|Posted on March 17, 2011 at 4:42 PM|
I first experienced Runco’s new D-73d 3D projector at the CEDIA Expo last September and was pretty impressed. By “pretty impressed” I mean that it was the best display of 3D technology I witnessed at the show. I find myself prone to headaches and discomfort when viewing many 3D demonstrations, and the D-73d was the easiest-on-the-eyes solution I’d seen. But there is a big difference between being wowed by a 10-minute demo and evaluating something critically for hours on end. So, when an opportunity to review this new projector at Runco’s factory headquarters came up, I jumped at the chance!
Since this was a pre-release unit assessed at the factory, I will not be doing a typical review with grayscale before and afters, contrast measurements, and scaling performance tests. My goal was to spend as much time as possible with the projector in 3D mode to see if my initial feelings held up over a full day’s viewing. To that end, I spent nearly eight hours with the D-73d, free to watch — or play with — whatever material was at my disposal. Runco’s viewing room had absolute light control, with black walls and ceiling and dark carpeting.
Runco’s approach to 3D is unique in the home space in that it uses a passive, double-stack solution. Essentially, two of the company’s Q750 LED-based DLP projectors are mated together in a single chassis with video routed through its new 3Dimension processor.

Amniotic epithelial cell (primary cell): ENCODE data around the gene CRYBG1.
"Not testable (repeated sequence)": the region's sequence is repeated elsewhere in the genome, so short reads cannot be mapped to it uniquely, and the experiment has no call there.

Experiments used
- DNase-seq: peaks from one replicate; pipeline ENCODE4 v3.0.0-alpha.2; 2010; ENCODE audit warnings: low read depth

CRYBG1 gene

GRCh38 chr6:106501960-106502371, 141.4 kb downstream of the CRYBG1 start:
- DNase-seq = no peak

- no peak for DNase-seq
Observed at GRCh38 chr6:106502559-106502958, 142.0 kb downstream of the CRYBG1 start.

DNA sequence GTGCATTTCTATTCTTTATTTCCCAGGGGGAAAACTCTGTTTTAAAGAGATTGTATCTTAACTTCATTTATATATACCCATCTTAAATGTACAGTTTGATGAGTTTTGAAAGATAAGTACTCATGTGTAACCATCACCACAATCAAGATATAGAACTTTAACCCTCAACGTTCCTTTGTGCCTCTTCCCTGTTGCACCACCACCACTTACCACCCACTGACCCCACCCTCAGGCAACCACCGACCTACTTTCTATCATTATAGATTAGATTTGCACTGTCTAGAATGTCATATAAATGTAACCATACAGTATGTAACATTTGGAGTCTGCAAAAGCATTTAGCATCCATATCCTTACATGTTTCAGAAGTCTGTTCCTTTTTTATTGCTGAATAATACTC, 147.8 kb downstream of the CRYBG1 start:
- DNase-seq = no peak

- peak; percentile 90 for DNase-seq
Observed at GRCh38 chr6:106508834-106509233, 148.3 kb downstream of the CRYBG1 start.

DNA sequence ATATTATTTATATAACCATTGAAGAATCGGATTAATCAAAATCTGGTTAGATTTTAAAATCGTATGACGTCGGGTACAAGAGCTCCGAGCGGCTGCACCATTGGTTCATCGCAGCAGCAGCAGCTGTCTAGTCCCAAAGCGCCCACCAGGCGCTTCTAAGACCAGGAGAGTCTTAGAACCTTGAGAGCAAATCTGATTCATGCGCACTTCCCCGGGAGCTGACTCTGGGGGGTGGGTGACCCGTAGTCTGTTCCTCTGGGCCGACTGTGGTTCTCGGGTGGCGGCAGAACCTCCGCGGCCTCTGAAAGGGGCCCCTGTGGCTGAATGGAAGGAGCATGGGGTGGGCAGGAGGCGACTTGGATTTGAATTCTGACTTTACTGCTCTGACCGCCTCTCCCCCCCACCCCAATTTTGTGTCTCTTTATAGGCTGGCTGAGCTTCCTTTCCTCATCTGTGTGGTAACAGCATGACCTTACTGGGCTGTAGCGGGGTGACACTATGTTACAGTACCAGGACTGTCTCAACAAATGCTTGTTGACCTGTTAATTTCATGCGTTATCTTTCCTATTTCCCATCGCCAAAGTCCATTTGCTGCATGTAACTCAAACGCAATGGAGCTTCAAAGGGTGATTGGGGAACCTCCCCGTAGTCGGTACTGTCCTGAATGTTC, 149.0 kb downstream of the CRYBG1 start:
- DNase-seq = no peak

The 3Dimension processor is essentially three of the company’s DHD4 processors: one that splits incoming 3D video signals into two parts, and a dedicated unit for each of the projectors. A polarization filter slides in front of each of the D-73d’s lenses when viewing 3D material, with the discrete left- and right-eye images then filtered by passive glasses. Since 1080p left- and right-eye images are always on the screen, Runco calls its solution Constant Stereoscopic Video (CSV). It claims that the benefit to its approach is freedom from the fatigue that single-projection systems induce by rapidly strobing left/right eye images onto the screen. Additionally, since both of the D-73d’s light engines can also be utilized for viewing 2D material, a configuration that doubles picture brightness while retaining contrast, it can be used to drive a much larger-size screen.
Installation of the 3Dimension processor is quite simple. For explanation’s sake, I’ll refer to the three processors as primary, red, and green. All inputs are made to the primary DHD4 processor, with the system accommodating up to four HDMI sources, along with component-video/SCART and composite-video. The primary processor’s red and green color-coded outputs link to inputs on the red and green DHD4s, each of which connects to a projector.
The processors communicate with each other and with their respective projectors via RS232. HDMI outputs on both the red and green processors are used to send audio out to your audio system. By first routing audio signals through the D-73d’s video processing chain, Runco maintains that lip-sync and timing errors are greatly minimized and the potential for A/V processor-generated video artifacts is also eliminated.